As prospects for a timely start to spring planting diminish, growers need to reassess their planting strategies and consider adjustments. Since delayed planting reduces the yield potential of corn, the foremost attention should be given to management practices that will expedite crop establishment. The following are some suggestions and guidelines to consider in dealing with a late planting season.
An easy to use test can be done to predict potential soil crusting on farm fields. All you need is some chicken wire, water, a glass jar, and a dry clump of soil. When you immerse the clump of soil in the jar of water, the longer it holds together, the better the soil structure to resist crusting.
The slake test compares two chunks of topsoil in water to see how well and how long they will hold together. Here are the steps according to NRCS Newsletter article #14:
We have been tracking soil average 2 inch average bare soil temperatures since 4/1/18 from regional representative stations in the OARDC Weather System. The soil temperature information from 4/1 to 4/22 is shown in the chart below.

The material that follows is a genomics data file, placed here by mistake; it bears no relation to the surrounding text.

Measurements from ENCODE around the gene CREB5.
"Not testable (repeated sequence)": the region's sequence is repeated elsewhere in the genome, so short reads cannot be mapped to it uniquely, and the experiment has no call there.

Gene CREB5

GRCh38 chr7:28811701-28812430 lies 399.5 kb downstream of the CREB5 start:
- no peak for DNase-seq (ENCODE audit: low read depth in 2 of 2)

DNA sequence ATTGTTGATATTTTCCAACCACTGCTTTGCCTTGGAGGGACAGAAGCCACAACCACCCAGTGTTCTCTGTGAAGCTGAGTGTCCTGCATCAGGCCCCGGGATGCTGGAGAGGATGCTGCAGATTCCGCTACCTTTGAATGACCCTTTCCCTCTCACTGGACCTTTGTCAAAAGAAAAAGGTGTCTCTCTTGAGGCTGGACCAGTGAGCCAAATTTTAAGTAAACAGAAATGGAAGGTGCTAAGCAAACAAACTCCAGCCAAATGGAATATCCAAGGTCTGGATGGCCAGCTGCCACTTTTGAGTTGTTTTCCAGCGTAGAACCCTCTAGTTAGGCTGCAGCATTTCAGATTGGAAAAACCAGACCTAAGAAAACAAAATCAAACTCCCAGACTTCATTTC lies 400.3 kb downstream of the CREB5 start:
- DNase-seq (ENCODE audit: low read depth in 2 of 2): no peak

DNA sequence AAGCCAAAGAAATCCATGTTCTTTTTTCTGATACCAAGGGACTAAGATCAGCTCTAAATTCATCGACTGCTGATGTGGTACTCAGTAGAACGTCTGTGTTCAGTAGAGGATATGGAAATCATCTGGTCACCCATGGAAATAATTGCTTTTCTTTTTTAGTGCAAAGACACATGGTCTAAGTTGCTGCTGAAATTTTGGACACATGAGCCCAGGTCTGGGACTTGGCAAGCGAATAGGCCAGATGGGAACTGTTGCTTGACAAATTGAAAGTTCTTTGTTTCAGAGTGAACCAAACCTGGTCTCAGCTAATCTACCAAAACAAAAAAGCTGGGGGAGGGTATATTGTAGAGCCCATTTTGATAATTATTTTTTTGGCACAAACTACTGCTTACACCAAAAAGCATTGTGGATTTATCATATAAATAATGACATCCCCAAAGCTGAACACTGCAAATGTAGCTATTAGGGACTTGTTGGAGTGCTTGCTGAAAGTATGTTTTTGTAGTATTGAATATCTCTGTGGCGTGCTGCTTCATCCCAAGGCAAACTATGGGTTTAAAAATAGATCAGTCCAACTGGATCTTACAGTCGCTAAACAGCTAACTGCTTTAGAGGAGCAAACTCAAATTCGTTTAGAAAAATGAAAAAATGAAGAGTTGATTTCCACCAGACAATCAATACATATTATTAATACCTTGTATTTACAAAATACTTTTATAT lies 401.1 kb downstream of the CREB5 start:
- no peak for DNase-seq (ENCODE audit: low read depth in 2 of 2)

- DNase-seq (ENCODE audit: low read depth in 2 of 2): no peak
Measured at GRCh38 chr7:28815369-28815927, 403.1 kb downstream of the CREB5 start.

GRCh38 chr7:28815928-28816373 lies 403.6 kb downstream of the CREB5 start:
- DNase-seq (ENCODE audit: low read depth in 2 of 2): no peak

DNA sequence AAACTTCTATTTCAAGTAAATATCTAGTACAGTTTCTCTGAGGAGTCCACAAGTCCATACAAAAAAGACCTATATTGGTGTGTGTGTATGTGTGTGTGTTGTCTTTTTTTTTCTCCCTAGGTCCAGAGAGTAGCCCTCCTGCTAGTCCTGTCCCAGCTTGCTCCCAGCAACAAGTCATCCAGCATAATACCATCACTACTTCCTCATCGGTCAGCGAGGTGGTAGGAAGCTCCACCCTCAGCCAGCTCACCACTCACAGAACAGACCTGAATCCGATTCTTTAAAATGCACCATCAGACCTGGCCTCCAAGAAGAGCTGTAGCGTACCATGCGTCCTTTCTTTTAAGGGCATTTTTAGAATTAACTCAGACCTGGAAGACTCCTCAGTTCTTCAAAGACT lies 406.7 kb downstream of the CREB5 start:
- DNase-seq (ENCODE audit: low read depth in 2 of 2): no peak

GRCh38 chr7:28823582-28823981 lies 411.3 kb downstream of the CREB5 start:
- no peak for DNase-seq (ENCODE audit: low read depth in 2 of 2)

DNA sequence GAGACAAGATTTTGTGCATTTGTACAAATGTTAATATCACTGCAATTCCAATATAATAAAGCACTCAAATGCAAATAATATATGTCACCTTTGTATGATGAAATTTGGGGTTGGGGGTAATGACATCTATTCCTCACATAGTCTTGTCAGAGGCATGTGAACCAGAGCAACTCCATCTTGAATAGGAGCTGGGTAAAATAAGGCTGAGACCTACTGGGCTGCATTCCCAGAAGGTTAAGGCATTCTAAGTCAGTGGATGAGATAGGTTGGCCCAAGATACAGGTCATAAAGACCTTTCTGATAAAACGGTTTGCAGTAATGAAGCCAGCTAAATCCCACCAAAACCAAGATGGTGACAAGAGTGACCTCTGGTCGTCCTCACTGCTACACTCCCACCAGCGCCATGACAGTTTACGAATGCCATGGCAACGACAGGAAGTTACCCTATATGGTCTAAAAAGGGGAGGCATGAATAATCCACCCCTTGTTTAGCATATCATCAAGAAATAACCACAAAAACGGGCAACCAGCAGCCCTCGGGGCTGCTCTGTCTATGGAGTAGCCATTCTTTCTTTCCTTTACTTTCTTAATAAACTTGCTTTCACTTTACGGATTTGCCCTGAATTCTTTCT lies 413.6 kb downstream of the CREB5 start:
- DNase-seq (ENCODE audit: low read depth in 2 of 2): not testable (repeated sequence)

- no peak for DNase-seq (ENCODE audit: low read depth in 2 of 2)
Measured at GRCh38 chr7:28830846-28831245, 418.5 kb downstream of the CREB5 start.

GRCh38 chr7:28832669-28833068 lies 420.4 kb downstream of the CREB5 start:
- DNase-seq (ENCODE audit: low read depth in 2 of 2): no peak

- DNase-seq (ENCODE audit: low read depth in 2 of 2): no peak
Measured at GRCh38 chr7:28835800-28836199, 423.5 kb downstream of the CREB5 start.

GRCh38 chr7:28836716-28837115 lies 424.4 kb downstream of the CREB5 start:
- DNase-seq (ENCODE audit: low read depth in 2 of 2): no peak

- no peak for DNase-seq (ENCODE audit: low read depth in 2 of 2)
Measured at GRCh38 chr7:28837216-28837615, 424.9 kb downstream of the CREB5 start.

Air and soil temperatures remain below normal across Ohio with most soil temperatures below the critical 50 degree level. There is a risk of some frost this Thursday morning and some frost and near freeze conditions this weekend especially north of I-70. This will keep pressure on soil temperatures warming too fast.
For those of you who did not attend the 2018 Conservation Tillage and Technology Conference in Ada, Ohio in March, or you want to learn from concurrent sessions you missed, here is another chance. Sixty-six recorded video presentations are available at https://fabe.osu.edu/CTCon/ctc-2018-archive. Topics from the conference included: regenerative agriculture, climate change, healthy soil, water quality, research reporting of data, cover crops, federal policy, and nutrient management. Plan now to attend in 2019 on March 5-6.